Published biannually, Sweet Auburn is an exploration and celebration of the many facets of Mount Auburn Cemetery. Topics covered in the magazine include art, architecture, biography, burial and commemoration, conservation, design, ecology, education, history, horticulture , genealogy, preservation, and wildlife. (more…)
We are pleased to announce that the A. J. & M. D. Ruggiero Memorial Trust has awarded an $80,000 grant to the Friends of Mount Auburn Cemetery to support a new phase of habitat restoration in Consecration Dell, an extraordinary natural resource and woodland in the heart of the cemetery. The project will continue the work started in 2016 on the steepest southern slopes of the Dell where Violet Path splits, a technically challenging worksite. This section is devoid of woodland understory vegetation, and our objective is to build “shrubland habitat,” identified in our 2014 Wildlife Action Plan as one of the critical missing habitats for birds at Mount Auburn. (more…)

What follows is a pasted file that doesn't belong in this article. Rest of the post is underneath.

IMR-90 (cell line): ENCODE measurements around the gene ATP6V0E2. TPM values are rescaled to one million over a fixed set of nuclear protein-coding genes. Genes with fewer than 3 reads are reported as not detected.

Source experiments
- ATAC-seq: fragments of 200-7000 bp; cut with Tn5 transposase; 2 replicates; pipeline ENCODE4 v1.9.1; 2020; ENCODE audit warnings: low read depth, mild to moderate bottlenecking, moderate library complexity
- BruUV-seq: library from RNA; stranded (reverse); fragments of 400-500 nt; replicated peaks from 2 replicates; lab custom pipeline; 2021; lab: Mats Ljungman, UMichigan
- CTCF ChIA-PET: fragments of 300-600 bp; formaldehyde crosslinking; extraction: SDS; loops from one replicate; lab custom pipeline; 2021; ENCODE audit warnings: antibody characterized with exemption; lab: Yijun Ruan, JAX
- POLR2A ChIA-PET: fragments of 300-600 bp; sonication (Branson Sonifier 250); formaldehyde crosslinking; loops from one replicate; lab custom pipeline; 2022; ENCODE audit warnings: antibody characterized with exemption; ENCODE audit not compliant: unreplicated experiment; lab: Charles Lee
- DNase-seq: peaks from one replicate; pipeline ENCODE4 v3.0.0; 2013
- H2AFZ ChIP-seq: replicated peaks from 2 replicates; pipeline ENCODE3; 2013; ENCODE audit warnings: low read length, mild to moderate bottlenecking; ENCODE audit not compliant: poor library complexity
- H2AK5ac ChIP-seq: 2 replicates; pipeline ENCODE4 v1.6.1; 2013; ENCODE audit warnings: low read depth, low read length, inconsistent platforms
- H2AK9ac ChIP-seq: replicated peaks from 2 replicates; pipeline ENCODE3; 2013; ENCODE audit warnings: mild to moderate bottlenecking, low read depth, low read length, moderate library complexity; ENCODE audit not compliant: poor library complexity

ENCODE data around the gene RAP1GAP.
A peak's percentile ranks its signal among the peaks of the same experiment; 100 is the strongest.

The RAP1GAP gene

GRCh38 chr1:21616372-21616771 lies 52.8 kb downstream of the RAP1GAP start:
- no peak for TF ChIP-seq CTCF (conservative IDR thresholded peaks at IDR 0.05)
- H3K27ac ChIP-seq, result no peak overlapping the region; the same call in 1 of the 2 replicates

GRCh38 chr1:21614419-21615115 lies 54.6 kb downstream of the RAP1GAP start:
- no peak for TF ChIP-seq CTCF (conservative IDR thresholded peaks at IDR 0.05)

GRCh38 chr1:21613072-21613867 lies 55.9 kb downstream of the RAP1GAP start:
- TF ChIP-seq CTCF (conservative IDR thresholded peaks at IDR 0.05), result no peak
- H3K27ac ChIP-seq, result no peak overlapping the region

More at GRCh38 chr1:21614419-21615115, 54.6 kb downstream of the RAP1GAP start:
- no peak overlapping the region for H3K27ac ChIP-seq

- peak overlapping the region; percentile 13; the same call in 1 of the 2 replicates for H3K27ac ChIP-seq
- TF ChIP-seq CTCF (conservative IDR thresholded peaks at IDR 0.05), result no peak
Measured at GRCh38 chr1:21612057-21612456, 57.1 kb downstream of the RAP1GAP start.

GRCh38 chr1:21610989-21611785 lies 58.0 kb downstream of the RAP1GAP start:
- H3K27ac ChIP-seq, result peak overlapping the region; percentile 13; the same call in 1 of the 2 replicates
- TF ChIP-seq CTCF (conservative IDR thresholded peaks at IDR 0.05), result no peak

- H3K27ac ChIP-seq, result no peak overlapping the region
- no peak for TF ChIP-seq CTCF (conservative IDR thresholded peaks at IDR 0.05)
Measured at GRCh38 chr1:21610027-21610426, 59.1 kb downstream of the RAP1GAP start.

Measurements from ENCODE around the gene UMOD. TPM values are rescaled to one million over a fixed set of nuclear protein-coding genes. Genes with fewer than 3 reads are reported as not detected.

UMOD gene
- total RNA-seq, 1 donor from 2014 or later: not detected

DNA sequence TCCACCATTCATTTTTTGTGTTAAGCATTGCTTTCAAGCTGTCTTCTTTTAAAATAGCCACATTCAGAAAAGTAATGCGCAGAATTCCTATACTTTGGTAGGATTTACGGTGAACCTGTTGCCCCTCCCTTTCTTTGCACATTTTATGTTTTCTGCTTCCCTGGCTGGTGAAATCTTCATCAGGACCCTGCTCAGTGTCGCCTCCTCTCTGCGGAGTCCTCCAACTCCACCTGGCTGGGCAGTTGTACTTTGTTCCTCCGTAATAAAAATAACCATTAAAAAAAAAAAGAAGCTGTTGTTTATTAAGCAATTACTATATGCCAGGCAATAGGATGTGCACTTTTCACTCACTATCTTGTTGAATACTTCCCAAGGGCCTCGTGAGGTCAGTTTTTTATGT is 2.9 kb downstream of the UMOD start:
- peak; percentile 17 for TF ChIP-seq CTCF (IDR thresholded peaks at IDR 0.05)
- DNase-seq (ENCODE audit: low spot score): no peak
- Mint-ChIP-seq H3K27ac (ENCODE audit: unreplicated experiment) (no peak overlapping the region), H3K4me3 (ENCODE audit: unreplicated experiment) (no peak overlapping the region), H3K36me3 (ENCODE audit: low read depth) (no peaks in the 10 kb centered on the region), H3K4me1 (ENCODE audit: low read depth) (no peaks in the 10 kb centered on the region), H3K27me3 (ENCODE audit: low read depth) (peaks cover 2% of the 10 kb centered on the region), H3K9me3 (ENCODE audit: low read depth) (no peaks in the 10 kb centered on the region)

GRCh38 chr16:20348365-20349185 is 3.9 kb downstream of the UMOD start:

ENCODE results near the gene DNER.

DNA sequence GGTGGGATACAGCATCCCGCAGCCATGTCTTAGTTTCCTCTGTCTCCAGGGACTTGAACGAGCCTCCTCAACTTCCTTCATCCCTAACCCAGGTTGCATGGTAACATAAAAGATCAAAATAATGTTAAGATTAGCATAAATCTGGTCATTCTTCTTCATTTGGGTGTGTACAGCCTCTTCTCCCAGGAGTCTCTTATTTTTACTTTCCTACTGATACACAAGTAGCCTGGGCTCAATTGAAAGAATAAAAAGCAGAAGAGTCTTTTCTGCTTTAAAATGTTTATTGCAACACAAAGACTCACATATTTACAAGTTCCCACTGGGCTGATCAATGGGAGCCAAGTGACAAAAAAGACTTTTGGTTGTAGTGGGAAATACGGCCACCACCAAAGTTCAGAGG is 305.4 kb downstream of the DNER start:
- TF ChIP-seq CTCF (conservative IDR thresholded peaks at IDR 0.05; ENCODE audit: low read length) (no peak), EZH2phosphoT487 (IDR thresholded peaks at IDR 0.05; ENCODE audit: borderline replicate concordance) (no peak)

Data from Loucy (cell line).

The Fox Sparrow is one of the largest sparrows we see here in Massachusetts, they generally arrive late October into early November in our area. A handsome and very distinctive bird with reddish-brown plumage and a heavily streaked breast, they can be found almost anywhere at Mount Auburn Cemetery. Fox Sparrows have a peculiar method of searching for food; they scratch the ground, not like a hen with one foot at a time, but with both feet at once. They often will do this repeatably in one place digging holes well into the leaf litter. It is not unusual to see several Fox Sparrows together feeding in this manner all tossing litter at the same time. Other sparrows will often join in and find food that has been unearthed by the Fox Sparrow.
Some of the better areas to find Fox Sparrows at Mount Auburn are near Consecration Dell and what most birders refer to as “the Dry Dell,” (or Narcissus Path) which is between Beech and Willow Avenues. Other areas include the area along Mound Avenue and Spruce Avenue near Willow Pond. Sometimes you may be able to see Fox Sparrows into the early winter months (at this time, sending snow into the air, instead of leaf litter as they scratch for food). I personally think that the song of the Fox Sparrow is one of the best, and you’ll have a good chance of hearing it when they migrate back north again, in late March and into early April.